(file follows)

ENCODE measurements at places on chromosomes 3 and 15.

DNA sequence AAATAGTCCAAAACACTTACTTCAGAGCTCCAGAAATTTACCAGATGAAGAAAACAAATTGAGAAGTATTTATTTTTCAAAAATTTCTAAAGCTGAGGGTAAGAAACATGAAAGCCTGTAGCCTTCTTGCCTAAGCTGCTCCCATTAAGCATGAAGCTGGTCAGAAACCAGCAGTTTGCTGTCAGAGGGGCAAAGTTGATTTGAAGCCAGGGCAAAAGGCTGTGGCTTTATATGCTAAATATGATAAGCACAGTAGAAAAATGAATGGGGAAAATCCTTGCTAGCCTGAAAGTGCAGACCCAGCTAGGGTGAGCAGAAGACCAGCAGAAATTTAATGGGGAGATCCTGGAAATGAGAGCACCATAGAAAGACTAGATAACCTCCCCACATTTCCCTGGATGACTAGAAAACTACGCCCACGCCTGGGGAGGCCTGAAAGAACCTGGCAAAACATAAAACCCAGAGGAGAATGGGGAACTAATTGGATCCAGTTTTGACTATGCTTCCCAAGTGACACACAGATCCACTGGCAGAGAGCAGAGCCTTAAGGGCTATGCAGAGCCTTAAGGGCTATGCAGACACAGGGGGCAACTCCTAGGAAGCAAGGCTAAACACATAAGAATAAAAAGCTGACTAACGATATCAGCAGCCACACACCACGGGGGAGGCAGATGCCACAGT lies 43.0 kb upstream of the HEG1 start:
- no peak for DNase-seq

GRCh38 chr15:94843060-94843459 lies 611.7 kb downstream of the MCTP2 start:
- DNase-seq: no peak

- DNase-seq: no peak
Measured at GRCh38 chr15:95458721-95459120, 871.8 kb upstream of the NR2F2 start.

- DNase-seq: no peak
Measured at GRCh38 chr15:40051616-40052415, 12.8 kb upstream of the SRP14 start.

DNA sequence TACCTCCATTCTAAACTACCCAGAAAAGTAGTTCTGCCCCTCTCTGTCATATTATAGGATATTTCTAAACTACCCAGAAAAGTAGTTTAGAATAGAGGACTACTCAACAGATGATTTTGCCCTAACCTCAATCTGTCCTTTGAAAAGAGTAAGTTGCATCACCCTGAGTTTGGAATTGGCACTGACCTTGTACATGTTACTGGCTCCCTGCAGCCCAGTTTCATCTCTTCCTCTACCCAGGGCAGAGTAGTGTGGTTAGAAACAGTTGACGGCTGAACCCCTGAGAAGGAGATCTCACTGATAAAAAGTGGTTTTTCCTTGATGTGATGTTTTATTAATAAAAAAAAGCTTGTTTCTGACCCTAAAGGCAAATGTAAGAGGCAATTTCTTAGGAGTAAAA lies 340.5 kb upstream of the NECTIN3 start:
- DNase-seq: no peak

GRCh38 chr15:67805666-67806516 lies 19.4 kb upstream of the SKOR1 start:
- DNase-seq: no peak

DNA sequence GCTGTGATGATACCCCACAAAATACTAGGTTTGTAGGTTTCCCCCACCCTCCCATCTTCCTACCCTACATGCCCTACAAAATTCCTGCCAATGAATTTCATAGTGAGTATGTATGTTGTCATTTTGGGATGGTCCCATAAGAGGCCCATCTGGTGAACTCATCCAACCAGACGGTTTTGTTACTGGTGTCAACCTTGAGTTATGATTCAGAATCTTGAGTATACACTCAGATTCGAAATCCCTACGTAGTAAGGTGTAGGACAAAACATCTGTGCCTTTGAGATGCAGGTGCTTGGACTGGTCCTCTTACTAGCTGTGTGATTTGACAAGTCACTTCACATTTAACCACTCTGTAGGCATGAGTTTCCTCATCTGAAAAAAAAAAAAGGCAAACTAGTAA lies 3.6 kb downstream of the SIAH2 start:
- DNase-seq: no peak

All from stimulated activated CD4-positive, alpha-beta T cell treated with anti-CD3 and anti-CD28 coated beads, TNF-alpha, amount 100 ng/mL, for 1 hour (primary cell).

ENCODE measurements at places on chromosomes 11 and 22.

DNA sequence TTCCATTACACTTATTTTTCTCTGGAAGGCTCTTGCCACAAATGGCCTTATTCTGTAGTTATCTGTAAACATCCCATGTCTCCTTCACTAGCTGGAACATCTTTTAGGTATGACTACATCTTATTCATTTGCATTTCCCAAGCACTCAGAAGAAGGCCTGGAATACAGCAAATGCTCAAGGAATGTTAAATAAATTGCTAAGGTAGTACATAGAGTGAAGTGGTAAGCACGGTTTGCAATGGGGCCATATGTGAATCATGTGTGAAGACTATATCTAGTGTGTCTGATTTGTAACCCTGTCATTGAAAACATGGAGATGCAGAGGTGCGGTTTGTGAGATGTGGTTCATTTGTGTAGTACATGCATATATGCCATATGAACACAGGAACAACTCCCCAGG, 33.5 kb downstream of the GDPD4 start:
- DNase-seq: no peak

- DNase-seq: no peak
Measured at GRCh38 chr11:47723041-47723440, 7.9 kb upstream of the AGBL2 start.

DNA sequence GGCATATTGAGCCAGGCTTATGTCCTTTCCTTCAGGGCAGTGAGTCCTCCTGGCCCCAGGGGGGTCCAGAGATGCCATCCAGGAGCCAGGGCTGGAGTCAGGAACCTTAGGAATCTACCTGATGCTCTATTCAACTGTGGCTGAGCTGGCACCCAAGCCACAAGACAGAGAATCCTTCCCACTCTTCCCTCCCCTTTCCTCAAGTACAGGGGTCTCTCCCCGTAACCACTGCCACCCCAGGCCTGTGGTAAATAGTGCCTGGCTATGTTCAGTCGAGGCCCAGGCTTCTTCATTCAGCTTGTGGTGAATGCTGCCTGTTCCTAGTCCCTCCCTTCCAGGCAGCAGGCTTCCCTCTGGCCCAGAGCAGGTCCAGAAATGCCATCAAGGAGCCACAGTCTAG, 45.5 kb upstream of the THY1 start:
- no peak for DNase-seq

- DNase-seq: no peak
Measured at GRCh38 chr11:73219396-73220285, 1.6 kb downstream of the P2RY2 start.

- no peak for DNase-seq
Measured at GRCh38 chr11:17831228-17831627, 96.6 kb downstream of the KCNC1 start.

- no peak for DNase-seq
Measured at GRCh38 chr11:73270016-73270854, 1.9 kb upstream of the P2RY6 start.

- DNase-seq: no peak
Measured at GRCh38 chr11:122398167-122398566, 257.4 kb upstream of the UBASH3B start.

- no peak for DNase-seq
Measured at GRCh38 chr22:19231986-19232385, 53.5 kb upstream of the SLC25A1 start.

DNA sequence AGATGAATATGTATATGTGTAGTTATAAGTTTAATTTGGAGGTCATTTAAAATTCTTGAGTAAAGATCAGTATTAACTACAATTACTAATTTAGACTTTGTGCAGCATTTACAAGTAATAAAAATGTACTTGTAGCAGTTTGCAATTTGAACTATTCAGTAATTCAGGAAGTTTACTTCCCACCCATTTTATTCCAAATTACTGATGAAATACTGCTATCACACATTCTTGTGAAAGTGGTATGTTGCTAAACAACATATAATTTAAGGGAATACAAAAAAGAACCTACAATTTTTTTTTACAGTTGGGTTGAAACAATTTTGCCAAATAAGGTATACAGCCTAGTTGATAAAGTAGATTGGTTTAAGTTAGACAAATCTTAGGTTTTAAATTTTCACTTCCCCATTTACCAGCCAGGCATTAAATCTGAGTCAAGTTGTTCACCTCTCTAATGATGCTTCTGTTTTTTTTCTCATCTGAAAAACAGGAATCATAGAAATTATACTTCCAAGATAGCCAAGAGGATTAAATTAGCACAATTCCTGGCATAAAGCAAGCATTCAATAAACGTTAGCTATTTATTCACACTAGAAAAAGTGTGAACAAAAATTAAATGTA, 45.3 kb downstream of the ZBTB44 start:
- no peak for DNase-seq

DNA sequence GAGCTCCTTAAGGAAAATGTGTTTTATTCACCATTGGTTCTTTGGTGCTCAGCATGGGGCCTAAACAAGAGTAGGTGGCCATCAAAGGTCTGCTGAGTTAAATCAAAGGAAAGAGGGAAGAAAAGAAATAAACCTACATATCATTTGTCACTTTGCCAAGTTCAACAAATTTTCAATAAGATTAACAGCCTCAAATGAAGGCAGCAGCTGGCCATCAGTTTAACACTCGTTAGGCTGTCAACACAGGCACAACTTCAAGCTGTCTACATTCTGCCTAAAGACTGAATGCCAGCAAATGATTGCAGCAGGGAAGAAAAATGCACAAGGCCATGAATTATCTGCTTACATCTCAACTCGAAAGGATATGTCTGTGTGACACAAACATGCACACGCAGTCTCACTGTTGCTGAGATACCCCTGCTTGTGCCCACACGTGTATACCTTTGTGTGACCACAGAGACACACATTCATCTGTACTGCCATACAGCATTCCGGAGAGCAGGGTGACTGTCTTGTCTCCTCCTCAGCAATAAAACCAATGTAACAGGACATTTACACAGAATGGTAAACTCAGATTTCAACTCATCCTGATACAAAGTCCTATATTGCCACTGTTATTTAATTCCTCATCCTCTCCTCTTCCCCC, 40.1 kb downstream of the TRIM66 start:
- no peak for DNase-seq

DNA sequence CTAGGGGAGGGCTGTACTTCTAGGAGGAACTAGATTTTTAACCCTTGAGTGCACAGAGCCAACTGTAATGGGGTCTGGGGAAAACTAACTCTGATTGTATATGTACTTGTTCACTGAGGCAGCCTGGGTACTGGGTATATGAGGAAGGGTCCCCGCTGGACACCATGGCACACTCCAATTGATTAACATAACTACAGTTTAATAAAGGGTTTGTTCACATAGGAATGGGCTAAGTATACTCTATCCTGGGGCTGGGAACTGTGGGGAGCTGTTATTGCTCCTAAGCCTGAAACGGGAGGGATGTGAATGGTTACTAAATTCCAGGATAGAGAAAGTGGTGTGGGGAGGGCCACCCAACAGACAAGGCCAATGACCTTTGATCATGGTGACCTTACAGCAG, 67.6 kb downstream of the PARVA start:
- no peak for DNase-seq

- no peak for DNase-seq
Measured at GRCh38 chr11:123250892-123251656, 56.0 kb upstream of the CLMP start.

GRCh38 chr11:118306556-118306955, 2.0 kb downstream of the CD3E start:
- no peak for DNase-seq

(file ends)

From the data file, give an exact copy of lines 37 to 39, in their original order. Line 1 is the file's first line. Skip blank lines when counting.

- no peak for DNase-seq

DNA sequence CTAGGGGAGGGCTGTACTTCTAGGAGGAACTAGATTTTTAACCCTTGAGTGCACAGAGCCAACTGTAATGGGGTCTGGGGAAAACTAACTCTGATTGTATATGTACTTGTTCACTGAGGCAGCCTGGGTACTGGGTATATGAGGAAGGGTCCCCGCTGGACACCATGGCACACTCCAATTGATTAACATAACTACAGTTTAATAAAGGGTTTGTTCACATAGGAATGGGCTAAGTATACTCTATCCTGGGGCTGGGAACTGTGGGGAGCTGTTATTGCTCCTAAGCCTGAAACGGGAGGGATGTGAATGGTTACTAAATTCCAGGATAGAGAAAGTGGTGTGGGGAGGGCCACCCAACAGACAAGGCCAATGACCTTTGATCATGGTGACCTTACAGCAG, 67.6 kb downstream of the PARVA start:
- no peak for DNase-seq